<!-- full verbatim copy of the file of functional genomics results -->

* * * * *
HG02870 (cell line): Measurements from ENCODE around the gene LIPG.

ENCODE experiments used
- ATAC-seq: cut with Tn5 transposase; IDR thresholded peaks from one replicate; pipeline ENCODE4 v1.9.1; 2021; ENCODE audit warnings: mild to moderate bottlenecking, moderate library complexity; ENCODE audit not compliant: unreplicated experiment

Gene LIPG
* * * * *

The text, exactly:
HG02870 (cell line): Measurements from ENCODE around the gene LIPG.

ENCODE experiments used
- ATAC-seq: cut with Tn5 transposase; IDR thresholded peaks from one replicate; pipeline ENCODE4 v1.9.1; 2021; ENCODE audit warnings: mild to moderate bottlenecking, moderate library complexity; ENCODE audit not compliant: unreplicated experiment

Gene LIPG